Keynote Speakers





Prof. Dr. KH. Sirajuddin Muhammad Samsudin, or known as Din Samsudin (born in Sumbawa, West Nusa Tenggara, August 31, 1958, age 56 years), is an Indonesian politician who is currently the Chairman of Muhammadiyah 2005–2010. He is entrusted to the Chairman of the Indonesian Ulema Council Center.

As chairman of Muhammadiyah, he is often invited to attend a wide variety of international conferences with regard to the relationship between religion and peace. Most recently, for example, he was invited to the Vatican to give a public lecture about terrorism in the context of politics and ideology. He believes that terrorism is more relevant when associated with political issues than the issue of ideology. In line with that, he also was not happy when some Muslim groups using the label of Islam in performing terrorist actions. According to him, acts of terrorism in the name of Islam is very much detrimental to Muslims both at the internal level and Muslims on a global scale.

Din Samsudin is seen as a leader of Muslims not only because he is the Chairman of Muhammadiyah, but even more so because of its ability to engage in dialogue with all elements of both faiths among Muslims, as well as with other religious communities.

Source: Wikipedia English Version

Prof. Dr. Tono SAKSONO, Ph.D.



Towards the end of last year, Muhammadiyah scientists established the Association of Muhammadiyah Scientists as a home for about a thousand researchers who hold doctorate degrees and work at colleges and universities belong to Muhammadiyah. As the largest socio-religious organization in the world, Muhammadiyah has 178 universities and colleges that are spread across the country. HIM will also accommodate thousands of researchers working at other institutions such as state universities, private universities, and other institutions, both in Indonesia and abroad. The goal is to restore the glory of Muslim scientists in medieval times through a network of multidisciplinary research. (Tono Saksono for UICIHSS 2017).

Prof. Dr. Tono SAKSONO, Ph.D.

Tono Saksono has undergone unique and diverse career paths. Before studying as a graduate student in the United States and Britain, he started his career as a Junior Lecturer at the Faculty of Engineering, Gadjah Mada University in Yogyakarta back in 1979. In 1982-1984 he undertook his Master studies in the field of Geodetic Science at the Ohio State University, USA. In the following years, he pursued his doctorate program and completed his Ph.D. in the field of Remote Sensing at the University College London, UK in early 1988.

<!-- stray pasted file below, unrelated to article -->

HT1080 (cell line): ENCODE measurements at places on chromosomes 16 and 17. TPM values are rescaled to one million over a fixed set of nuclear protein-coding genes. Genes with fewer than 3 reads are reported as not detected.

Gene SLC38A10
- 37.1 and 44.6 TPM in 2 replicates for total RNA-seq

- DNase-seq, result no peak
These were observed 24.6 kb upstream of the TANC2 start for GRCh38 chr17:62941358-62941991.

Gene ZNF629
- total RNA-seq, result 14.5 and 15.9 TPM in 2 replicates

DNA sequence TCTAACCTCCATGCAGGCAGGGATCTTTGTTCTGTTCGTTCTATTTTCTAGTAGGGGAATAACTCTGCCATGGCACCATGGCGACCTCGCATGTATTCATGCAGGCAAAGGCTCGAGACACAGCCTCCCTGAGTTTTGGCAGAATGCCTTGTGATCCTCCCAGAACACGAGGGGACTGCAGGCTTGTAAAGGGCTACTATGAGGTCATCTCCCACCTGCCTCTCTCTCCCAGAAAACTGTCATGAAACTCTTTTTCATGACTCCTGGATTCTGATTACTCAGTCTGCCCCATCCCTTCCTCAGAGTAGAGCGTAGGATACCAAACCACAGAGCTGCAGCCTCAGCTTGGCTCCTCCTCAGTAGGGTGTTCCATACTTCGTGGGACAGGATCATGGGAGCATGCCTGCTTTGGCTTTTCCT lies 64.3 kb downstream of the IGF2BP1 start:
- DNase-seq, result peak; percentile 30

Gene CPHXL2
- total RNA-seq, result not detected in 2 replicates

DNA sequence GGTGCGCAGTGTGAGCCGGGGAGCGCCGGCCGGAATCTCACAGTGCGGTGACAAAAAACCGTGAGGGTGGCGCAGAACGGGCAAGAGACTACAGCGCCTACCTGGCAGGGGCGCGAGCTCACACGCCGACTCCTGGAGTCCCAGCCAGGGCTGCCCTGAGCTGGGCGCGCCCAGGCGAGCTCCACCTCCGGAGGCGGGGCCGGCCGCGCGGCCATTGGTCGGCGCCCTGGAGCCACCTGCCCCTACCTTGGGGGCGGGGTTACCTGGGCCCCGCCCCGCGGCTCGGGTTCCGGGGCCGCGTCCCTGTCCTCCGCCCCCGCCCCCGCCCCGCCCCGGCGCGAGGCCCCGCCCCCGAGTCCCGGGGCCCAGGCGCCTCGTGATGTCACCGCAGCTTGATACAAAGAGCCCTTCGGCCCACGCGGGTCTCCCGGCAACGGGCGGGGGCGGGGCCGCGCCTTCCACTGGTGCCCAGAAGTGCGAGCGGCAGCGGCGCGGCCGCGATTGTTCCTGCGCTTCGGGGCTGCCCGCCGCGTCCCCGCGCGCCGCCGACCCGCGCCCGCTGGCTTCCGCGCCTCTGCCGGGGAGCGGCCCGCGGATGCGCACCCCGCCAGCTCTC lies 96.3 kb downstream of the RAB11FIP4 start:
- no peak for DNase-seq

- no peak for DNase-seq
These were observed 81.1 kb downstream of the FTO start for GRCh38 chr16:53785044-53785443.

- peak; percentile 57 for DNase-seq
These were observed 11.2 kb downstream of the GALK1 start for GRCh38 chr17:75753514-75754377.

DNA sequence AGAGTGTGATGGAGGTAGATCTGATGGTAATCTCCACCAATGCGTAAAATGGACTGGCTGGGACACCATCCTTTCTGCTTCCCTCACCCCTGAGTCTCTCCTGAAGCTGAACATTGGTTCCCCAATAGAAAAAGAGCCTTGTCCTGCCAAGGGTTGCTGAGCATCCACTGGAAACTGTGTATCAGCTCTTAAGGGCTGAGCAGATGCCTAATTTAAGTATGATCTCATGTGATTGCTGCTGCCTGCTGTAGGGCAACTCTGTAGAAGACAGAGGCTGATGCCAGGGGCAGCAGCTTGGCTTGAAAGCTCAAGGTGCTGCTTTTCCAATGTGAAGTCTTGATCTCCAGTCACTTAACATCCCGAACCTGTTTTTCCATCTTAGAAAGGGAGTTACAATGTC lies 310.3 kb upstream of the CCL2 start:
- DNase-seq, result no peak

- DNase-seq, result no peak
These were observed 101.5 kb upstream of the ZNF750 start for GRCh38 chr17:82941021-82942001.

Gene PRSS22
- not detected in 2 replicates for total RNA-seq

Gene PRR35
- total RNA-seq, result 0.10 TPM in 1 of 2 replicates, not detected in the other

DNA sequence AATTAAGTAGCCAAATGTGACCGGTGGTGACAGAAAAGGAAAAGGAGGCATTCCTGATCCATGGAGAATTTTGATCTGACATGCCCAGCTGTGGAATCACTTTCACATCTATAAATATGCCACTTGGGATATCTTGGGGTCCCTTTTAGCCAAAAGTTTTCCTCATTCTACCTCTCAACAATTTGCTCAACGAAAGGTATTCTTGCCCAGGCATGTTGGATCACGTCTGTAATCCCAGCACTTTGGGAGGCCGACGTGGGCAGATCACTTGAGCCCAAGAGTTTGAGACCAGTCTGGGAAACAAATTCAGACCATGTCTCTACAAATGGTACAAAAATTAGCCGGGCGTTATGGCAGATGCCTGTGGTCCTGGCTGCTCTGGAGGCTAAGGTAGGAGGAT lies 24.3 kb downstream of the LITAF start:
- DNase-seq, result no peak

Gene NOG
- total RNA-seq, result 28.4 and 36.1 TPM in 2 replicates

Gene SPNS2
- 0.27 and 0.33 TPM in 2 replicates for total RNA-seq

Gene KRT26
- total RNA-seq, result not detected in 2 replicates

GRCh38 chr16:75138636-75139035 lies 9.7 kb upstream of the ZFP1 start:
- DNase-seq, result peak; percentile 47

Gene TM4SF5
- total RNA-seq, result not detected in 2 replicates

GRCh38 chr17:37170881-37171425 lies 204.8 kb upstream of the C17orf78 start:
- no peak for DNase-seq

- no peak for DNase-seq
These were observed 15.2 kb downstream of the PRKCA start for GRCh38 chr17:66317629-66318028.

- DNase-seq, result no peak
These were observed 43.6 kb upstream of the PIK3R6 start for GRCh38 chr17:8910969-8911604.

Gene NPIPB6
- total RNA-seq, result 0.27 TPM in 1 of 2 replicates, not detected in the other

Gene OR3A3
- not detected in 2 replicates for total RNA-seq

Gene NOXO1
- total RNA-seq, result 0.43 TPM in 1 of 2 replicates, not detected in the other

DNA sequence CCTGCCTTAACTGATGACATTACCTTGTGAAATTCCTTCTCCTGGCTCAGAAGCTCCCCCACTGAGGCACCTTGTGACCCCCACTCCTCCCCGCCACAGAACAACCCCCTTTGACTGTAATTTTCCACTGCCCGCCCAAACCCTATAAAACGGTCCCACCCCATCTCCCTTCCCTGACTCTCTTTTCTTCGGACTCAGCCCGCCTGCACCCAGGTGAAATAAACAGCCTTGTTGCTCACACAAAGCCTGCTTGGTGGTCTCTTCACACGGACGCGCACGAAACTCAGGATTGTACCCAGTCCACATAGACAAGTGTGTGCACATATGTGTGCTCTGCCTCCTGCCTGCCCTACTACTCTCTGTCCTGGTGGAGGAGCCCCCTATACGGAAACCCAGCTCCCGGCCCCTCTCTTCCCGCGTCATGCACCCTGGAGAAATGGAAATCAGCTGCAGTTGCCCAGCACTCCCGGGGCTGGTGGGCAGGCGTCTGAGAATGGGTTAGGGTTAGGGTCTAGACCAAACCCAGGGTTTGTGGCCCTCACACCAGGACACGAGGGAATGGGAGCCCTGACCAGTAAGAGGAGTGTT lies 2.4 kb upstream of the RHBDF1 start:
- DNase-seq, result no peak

Upon his return from overseas studies, from 1998 until 1994, he resumed his teaching post as a Senior Lecturer at the Faculty of Engineering, Gadjah Mada University. However, since 1994 until 2007, Tono switched his career path and served several mapping science industries as a senior consultant whilst he was active in several professional organizations, including:

  1. The Secretary General, the Association of Indonesian Surveyor;
  2. The Deputy Secretary General of the National Association of Indonesian Consultants (INKINDO);
  3. The President of the National Association of Consulting Professionals Indonesia (INTAKINDO).

Since 2007, the Central Governing Board of Muhammadiyah regularly requested Tono to become a resource person in the studies on Islamic Calendar and Astronomy.

From 2008 to 2015, Tono switched back to the world of education and worked as an Associate Professor at Universiti Tun Hussein Onn Malaysia in Johor. Currently, the University Prof. Dr. HAMKA (UHAMKA) assigns him an academic post as a professor, in addition to leading a research institute, the Islamic Science Research Network (ISRN) that will network research activities of about 170 Muhammadiyah’s higher educations in Indonesia. At a moment, he is a member of the Council of Tarjih and the Development of Islamic Thought, the Central Governing Board of Muhammadiyah.